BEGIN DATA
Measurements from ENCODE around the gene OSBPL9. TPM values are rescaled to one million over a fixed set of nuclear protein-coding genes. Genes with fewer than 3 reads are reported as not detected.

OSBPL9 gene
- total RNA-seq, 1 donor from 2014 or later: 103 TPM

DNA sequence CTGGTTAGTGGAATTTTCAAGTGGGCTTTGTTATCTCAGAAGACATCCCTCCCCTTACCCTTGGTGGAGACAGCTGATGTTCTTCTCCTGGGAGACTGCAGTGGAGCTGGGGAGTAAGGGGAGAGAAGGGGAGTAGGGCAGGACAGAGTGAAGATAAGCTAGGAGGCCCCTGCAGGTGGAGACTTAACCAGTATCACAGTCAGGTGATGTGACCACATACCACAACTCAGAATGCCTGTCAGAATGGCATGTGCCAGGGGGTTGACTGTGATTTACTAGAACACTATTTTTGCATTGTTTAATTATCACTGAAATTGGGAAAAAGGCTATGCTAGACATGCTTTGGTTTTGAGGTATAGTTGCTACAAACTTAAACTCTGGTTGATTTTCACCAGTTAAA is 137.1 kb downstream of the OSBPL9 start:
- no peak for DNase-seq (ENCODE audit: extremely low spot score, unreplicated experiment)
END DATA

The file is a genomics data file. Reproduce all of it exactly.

Measurements from ENCODE around the gene OSBPL9. TPM values are rescaled to one million over a fixed set of nuclear protein-coding genes. Genes with fewer than 3 reads are reported as not detected.

OSBPL9 gene
- total RNA-seq, 1 donor from 2014 or later: 103 TPM

DNA sequence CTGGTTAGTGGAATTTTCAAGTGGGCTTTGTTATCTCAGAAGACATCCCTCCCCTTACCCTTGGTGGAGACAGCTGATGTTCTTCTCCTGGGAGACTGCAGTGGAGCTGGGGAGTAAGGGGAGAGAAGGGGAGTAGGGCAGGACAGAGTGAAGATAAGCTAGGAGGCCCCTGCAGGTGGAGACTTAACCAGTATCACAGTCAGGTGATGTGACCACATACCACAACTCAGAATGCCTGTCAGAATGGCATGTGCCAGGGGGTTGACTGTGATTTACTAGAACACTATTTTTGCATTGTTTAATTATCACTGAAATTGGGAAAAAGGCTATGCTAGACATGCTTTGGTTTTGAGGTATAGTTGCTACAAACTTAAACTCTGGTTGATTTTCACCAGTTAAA is 137.1 kb downstream of the OSBPL9 start:
- no peak for DNase-seq (ENCODE audit: extremely low spot score, unreplicated experiment)